How to ‘home-test’ grass to know when to cut for silage

When there is late application of fertiliser and slurry to crops, it is vital important to test grass before cutting for silage.

Excess nitrogen is a risk in these fields because it will depress grass sugars and increase the protein level of the crop, causing poor fermentation in the clamp.

High ammonia in silage comes from protein breakdown and by clostridial organisms, explains Dr David Davies of Silage Solutions.

“The protein breakdown occurs when too little acid is produced in the fermentation because of a lack of sugar, or too high residual nitrate from fertiliser or slurry buffering the pH decline,’’ he says.

See also: First-cut silage runs high risk of slurry contamination

To avoid these issues, Dr Davies advises farmers to use a simple and relatively low-cost refractometer – the same device used to measure colostrum quality.  

Dr David Davies of Silage Solutions

Dr David Davies with a refractometer and grass sample

It gives an instant and relatively accurate reading of the grass sugar content. The nitrate content can also be analysed on-farm, using a meter or testing strips.

Watch the video and read Dr Davies’ advice below on how to carry out the test and what to look for:

1. How to collect and analyse grass

  • Walk across the field and take a good representative sample by taking a snip sample every few metres at the same height as the grass would be mown.
  • Collect the grass in a bag.
  • Consider the shape of the field – a small field will have a larger proportion of hedge grass and the grass near hedges is likely to be lower in sugar and higher in nitrate because it is shaded.
  • Mix the cut grass sample and chop to approximately 1-inch lengths into a bowl, again mixing well. The mixing process is important because a representative proportion of leaf to stem is needed for the test.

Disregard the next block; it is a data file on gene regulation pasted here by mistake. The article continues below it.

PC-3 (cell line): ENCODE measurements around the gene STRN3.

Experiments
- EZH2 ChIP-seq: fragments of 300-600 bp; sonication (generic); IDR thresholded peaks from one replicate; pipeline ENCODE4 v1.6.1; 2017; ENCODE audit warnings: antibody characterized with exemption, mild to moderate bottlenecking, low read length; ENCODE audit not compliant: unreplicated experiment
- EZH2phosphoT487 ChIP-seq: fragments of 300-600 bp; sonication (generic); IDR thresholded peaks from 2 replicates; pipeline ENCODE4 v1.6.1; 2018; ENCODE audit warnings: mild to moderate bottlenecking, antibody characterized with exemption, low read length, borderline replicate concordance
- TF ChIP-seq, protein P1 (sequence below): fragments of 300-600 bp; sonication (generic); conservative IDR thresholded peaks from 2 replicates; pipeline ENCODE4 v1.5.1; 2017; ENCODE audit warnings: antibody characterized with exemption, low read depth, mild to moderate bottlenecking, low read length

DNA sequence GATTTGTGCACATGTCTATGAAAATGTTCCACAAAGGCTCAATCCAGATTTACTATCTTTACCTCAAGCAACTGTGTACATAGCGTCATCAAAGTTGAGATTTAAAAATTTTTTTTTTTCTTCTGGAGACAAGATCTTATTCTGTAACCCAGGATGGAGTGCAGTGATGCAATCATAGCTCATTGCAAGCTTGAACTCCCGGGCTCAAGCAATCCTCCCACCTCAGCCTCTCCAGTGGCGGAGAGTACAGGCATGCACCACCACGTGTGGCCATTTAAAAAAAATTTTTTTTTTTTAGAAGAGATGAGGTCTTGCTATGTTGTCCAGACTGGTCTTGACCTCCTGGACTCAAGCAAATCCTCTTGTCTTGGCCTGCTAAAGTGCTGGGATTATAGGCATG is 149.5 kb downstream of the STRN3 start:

• Place grass into a garlic crush and squeeze out a few drops, either directly on to the refractometer or squeeze into a small vessel and use a small syringe to put the required amount of grass juice onto the sensor.
  • Hold the refractometer up to the light. You will see a green line at the bottom and a blue line at the top – where the two lines meet is the Brix score which will be shown as a percentage.

2. Sugar – what to look for and targets

A 1% Brix score represents approximately 1-2% sugar.

The refractometer will over-estimate sugar content by about 0.25% on average, so correct back accordingly.

To ensure good fermentation, the figure should be 2-3% or higher. At 2% an additive is needed but at 3% there should be enough sugar.

However, a good additive will always improve the preservation process and wilting rapidly to 30% DM will increase the sugar content on a fresh matter basis as the moisture is lost.

3. Nitrate N – what to look for and targets

A nitrate meter measures in parts per million, which is equivalent to milligrams per litre. Either can be used to give an assessment of the nitrate N content, which is crucial to silage making.

Take the grass sample using the method described above, then squeeze a sample on to the sensor of the meter.

The meter will underestimate the nitrate content by about 300 mg/kg fresh matter, so correct accordingly.

The concentration should be less than 1,500mg/kg fresh matter or 0.15% FM.

Grass will ensile correctly with up to 1,500 parts per million nitrate, provided sugars are adequate.

Wilting the crop to >28% DM helps to overcome the effects of high nitrate and low sugar.

Advantages of testing grass on-farm

Laboratory analysis gives highly accurate results, but on-farm testing can give a more reliable guide of the grass sugar and nitrate N levels, instantaneously.

The time lapse between cutting a sample and getting it to the laboratory can mean the result doesn’t accurately reflect the true content of the grass, Dr Davies explains.

“It will take a day at least to reach the lab by post and, in the meantime, the sample is changing.

“It can then be three days between sampling and getting the results back, which can affect decision-making.

“It is not that the lab analysis is incorrect, because it is not. It is more accurate than these devices if it is conducted correctly, but the time factor is important.”

Dr Davies says a refractometer and nitrate meter are useful because they can be used to analyse multiple samples from several fields and different parts of fields – with rapid results.

“A refractometer and nitrate meter enable you to get a reading instantaneously and decide what you are going to do with the crop.

“The figures are approximate, but they can be a very useful gauge for your silage making figures.’’

Sampling devices


There are several options available but the following two are widely used:

Cole-Parmer RSA-BR32T Refractometer. Retails at £100.80 including VAT

A digital refractometer from Harvest Agri is available at £564.88 including VAT

Nitrate testers

Laqua Twin 8-743 nitrate meter. £397.59 including VAT

Yara N tester. Purchase price £1,350 plus VAT or lease for £350/year. If you decide to buy in year 2 the purchase price is £1,150.

Other testers are available.

For a lower-cost option, nitrate sticks are manufactured by Quantofix. A box of 100 test sticks retails at £52.26 including VAT and is available from Camlab or Cole-Parmer.